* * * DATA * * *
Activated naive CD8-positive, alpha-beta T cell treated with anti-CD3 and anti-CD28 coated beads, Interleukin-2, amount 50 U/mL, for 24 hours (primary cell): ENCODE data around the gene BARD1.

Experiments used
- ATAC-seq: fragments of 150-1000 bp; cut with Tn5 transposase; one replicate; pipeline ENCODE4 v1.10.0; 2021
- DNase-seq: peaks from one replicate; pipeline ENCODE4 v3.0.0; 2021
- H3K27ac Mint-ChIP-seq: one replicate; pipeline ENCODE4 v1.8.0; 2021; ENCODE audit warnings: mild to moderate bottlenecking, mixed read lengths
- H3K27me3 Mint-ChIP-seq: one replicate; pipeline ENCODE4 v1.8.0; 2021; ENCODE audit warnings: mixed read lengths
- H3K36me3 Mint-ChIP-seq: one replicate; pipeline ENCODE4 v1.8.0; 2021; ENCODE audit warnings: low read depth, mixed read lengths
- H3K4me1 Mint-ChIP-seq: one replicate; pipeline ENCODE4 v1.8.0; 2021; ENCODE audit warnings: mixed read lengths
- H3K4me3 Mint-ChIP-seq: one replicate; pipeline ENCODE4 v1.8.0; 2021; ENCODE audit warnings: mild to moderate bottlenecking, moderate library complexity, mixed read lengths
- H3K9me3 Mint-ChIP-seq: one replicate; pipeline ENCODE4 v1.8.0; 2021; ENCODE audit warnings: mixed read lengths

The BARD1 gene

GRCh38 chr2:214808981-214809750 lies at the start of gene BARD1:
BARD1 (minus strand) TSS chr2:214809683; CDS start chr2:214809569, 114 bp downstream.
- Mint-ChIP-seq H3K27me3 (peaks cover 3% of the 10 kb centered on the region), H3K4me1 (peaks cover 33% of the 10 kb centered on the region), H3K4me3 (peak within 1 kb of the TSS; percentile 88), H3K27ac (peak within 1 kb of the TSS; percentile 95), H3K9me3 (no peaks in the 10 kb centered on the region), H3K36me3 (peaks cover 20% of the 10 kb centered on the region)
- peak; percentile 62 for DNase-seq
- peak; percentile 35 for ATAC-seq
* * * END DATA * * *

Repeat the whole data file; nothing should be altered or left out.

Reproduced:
Activated naive CD8-positive, alpha-beta T cell treated with anti-CD3 and anti-CD28 coated beads, Interleukin-2, amount 50 U/mL, for 24 hours (primary cell): ENCODE data around the gene BARD1.

Experiments used
- ATAC-seq: fragments of 150-1000 bp; cut with Tn5 transposase; one replicate; pipeline ENCODE4 v1.10.0; 2021
- DNase-seq: peaks from one replicate; pipeline ENCODE4 v3.0.0; 2021
- H3K27ac Mint-ChIP-seq: one replicate; pipeline ENCODE4 v1.8.0; 2021; ENCODE audit warnings: mild to moderate bottlenecking, mixed read lengths
- H3K27me3 Mint-ChIP-seq: one replicate; pipeline ENCODE4 v1.8.0; 2021; ENCODE audit warnings: mixed read lengths
- H3K36me3 Mint-ChIP-seq: one replicate; pipeline ENCODE4 v1.8.0; 2021; ENCODE audit warnings: low read depth, mixed read lengths
- H3K4me1 Mint-ChIP-seq: one replicate; pipeline ENCODE4 v1.8.0; 2021; ENCODE audit warnings: mixed read lengths
- H3K4me3 Mint-ChIP-seq: one replicate; pipeline ENCODE4 v1.8.0; 2021; ENCODE audit warnings: mild to moderate bottlenecking, moderate library complexity, mixed read lengths
- H3K9me3 Mint-ChIP-seq: one replicate; pipeline ENCODE4 v1.8.0; 2021; ENCODE audit warnings: mixed read lengths

The BARD1 gene

GRCh38 chr2:214808981-214809750 lies at the start of gene BARD1:
BARD1 (minus strand) TSS chr2:214809683; CDS start chr2:214809569, 114 bp downstream.
- Mint-ChIP-seq H3K27me3 (peaks cover 3% of the 10 kb centered on the region), H3K4me1 (peaks cover 33% of the 10 kb centered on the region), H3K4me3 (peak within 1 kb of the TSS; percentile 88), H3K27ac (peak within 1 kb of the TSS; percentile 95), H3K9me3 (no peaks in the 10 kb centered on the region), H3K36me3 (peaks cover 20% of the 10 kb centered on the region)
- peak; percentile 62 for DNase-seq
- peak; percentile 35 for ATAC-seq